Summary: In a case alleging a failure to disclose the presence of toxic heavy metals in baby food, a California federal judge granted in part and denied in part a motion to dismiss. The judge found that plaintiffs have Article III standing and that their cause of action for failure to disclose is not preempted by Federal law.
Key Takeaways: In In re Plum Baby Food Litigation, plaintiffs allege that Plum PBC fails to disclose that its baby food products contain, or have a risk of containing, arsenic, cadmium, mercury and perchlorate. According to Plaintiffs, Plum uses deceptive, unfair and false labeling to obscure the potential presence of toxic metals in its baby food products and charge a price premium for what is labelled and advertised as high quality organic healthy baby food.
Plaintiffs’ allegations are based on a U.S. House of Representatives Subcommittee on Economic and Consumer Policy report which found that Plum, along with six other large US baby food manufacturers, “permit dangerously high levels of toxic metals and… [have] often sold foods that exceed these [dangerously high levels].” Plum moved to dismiss the action arguing that plaintiffs’ claims were preempted by Federal law and they lacked Article III standing. Plum’s preemption argument can be summed up as follows: the FDA regulates the safety and labeling of baby food, and, the FDA has not required warning labels for the presence of heavy metals in baby food. Thus, the state cannot prohibit the same as this creates an “obstacle to the accomplishment of the comprehensive and carefully calibrated federal regulatory program.”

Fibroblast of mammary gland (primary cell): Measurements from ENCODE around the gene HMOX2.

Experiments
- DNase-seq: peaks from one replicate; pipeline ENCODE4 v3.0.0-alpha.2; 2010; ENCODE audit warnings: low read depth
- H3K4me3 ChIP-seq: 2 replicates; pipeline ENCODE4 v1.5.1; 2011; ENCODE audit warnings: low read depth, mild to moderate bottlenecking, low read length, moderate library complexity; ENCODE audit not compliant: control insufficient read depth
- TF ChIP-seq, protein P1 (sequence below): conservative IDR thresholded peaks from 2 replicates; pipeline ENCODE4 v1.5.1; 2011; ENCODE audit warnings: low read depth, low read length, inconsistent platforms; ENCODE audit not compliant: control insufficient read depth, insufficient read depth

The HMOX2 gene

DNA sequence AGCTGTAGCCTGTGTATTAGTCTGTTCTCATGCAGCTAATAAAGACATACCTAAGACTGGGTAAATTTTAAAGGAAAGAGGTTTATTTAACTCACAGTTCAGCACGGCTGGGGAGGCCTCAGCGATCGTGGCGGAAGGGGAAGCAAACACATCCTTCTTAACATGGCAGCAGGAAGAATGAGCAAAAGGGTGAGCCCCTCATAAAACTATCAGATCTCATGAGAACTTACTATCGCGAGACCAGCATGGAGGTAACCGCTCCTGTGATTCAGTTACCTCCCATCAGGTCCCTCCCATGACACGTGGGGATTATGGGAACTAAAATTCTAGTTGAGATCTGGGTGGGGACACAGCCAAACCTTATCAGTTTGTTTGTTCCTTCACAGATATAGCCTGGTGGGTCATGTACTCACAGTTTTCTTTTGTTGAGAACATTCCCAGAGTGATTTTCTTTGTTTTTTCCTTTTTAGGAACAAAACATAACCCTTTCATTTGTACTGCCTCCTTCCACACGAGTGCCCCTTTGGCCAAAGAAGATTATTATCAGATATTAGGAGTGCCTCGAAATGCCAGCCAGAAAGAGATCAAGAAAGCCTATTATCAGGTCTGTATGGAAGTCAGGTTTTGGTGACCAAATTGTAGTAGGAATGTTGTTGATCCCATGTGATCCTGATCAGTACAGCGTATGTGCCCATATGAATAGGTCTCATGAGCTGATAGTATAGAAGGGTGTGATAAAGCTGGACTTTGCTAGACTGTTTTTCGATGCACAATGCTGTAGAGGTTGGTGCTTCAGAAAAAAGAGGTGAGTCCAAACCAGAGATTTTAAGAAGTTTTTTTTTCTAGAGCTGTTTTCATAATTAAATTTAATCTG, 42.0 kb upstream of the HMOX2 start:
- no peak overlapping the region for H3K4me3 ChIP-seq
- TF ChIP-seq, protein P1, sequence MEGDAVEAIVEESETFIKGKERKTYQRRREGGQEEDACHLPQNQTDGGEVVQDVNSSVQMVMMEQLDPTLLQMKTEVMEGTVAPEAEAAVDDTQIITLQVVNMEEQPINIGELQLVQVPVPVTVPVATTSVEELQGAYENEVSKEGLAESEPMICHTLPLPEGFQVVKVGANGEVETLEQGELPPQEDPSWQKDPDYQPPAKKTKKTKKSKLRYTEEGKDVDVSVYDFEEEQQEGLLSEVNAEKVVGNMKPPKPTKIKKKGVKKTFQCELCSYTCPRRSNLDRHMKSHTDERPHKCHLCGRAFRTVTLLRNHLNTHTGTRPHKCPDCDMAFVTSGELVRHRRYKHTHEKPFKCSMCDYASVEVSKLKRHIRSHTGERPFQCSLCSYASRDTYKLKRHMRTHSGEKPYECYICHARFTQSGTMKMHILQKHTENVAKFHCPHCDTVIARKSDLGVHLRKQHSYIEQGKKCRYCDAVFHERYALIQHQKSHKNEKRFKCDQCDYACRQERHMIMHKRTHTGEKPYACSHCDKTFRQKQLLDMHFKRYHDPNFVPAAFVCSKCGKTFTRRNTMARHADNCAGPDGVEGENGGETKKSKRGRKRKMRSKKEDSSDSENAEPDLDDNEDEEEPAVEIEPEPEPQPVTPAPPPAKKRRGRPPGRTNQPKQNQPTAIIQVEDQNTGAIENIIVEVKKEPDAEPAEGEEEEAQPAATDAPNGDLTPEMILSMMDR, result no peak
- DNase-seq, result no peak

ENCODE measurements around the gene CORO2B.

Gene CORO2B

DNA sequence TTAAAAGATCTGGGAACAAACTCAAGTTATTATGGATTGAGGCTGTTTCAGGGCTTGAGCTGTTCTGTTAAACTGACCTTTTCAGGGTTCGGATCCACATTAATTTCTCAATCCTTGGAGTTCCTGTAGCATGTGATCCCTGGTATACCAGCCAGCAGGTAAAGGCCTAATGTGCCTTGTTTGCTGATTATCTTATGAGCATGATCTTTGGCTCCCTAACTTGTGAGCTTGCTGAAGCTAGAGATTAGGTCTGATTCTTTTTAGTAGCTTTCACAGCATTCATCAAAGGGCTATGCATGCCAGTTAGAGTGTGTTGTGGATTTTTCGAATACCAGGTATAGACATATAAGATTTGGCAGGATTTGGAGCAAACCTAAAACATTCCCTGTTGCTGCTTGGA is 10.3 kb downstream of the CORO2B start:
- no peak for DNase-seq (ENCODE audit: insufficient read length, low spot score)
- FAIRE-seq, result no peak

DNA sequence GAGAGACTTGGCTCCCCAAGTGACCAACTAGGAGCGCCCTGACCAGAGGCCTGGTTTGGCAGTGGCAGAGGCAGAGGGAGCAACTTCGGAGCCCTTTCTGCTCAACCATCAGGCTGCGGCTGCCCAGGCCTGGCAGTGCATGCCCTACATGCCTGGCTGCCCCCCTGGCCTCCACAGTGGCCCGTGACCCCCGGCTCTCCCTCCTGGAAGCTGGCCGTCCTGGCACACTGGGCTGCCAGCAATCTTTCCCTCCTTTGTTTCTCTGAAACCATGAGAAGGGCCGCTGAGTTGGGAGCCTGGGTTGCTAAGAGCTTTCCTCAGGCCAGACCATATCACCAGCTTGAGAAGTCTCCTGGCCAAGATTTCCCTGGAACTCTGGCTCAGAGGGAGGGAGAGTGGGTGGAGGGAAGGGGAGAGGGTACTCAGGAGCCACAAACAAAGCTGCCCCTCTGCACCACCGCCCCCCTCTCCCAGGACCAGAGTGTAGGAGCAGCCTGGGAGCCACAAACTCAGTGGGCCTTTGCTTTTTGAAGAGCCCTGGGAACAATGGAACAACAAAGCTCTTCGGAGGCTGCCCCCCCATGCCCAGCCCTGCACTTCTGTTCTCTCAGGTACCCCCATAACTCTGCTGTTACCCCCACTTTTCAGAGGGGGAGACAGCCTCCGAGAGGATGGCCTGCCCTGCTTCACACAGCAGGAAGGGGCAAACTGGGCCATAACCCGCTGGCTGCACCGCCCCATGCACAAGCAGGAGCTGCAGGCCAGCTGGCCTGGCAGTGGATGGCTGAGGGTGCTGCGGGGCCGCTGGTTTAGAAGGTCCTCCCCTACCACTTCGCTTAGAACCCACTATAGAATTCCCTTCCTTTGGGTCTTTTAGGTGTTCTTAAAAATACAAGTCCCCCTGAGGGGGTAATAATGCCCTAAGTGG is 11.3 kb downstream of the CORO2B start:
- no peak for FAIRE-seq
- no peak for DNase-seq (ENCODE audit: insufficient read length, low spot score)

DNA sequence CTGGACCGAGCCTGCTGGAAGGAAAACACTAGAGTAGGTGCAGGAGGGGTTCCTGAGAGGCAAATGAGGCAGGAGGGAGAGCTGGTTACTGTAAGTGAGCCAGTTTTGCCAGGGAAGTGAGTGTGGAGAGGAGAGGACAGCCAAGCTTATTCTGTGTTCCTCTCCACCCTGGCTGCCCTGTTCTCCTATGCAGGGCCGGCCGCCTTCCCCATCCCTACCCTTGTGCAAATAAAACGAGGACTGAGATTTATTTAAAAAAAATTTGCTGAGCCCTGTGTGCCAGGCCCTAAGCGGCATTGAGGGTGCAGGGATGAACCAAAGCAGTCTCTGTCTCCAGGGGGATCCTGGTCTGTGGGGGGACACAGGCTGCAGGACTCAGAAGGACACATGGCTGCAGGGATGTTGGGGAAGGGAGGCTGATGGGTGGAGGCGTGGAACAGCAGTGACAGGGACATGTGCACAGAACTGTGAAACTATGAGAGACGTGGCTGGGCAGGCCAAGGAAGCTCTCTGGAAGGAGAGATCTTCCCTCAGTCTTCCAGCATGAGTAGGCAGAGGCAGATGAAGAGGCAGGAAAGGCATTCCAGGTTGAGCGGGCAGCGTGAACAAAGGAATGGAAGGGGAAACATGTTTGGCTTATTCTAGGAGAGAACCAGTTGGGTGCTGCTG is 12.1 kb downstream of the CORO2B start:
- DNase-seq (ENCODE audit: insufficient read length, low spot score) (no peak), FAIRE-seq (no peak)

The court rejected Plum’s obstacle preemption argument, finding that the FDA is silent on the issue of specific disclosures, and, silence on an issue cannot have preemptive effect. “Plum fails to articulate any specific federal law or regulation with which plaintiffs’ state law claims purportedly conflict.” During the hearing on Plum’s motion to dismiss, the judge noted that “Just because the FDA is silent, doesn’t mean … you should get a pass…[silence] does not create a preemption argument.” With regard to its Article III argument, the court held that “plaintiffs have adequately alleged an injury in fact by alleging that they ‘would have not paid [the purchase price or the price premium] had they known that the Baby Foods included levels of Heavy Metals, perchlorate, and/or undesirable toxins or contaminants.’” The case will presumably now proceed to discovery.